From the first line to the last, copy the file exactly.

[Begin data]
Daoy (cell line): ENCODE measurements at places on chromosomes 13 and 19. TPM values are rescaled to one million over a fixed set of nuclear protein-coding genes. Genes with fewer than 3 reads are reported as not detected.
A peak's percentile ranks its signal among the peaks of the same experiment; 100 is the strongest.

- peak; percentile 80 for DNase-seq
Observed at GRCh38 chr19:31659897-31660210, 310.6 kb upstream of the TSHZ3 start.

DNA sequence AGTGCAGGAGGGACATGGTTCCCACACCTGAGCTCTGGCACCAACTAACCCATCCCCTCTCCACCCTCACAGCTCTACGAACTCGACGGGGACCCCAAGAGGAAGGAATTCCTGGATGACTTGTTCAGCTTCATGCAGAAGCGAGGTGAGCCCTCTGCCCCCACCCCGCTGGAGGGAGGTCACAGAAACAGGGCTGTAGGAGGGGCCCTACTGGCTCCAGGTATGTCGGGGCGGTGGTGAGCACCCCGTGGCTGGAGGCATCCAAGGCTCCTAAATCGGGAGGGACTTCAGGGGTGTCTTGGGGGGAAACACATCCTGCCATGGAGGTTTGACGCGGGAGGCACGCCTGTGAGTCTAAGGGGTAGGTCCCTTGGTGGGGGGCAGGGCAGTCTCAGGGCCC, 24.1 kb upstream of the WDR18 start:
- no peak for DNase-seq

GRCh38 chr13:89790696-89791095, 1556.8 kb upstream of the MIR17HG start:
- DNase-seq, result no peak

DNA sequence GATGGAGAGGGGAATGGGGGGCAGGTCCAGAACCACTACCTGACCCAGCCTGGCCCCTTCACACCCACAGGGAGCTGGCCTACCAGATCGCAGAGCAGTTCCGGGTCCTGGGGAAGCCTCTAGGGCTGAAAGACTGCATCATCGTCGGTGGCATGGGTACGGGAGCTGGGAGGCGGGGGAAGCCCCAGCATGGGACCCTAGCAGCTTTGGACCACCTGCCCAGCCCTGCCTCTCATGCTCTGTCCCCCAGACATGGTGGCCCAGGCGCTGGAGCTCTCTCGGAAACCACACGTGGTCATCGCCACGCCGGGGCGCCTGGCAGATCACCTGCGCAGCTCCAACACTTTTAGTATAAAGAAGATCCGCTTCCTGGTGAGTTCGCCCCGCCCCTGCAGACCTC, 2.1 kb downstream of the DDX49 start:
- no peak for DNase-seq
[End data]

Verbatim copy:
Daoy (cell line): ENCODE measurements at places on chromosomes 13 and 19. TPM values are rescaled to one million over a fixed set of nuclear protein-coding genes. Genes with fewer than 3 reads are reported as not detected.
A peak's percentile ranks its signal among the peaks of the same experiment; 100 is the strongest.

- peak; percentile 80 for DNase-seq
Observed at GRCh38 chr19:31659897-31660210, 310.6 kb upstream of the TSHZ3 start.

DNA sequence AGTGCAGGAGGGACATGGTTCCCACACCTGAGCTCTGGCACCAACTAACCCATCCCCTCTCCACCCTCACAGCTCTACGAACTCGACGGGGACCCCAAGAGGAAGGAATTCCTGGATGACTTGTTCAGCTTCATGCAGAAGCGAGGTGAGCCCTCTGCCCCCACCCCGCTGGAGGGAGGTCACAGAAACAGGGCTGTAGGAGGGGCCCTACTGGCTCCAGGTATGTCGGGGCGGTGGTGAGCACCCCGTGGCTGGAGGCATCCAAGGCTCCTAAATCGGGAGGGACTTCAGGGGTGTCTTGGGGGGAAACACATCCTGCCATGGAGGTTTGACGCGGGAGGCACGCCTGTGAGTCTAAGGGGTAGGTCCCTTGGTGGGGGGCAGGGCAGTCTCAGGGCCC, 24.1 kb upstream of the WDR18 start:
- no peak for DNase-seq

GRCh38 chr13:89790696-89791095, 1556.8 kb upstream of the MIR17HG start:
- DNase-seq, result no peak

DNA sequence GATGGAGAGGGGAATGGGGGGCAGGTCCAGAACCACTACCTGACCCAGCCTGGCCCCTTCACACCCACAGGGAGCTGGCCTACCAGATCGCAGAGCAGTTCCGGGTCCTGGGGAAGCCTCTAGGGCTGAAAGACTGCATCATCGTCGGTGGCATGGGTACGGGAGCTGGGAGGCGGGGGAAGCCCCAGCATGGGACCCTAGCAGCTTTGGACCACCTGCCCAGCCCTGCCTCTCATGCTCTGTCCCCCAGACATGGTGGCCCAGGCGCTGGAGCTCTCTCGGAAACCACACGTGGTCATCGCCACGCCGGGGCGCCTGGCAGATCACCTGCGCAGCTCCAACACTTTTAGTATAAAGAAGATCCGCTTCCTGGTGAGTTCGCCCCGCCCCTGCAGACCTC, 2.1 kb downstream of the DDX49 start:
- no peak for DNase-seq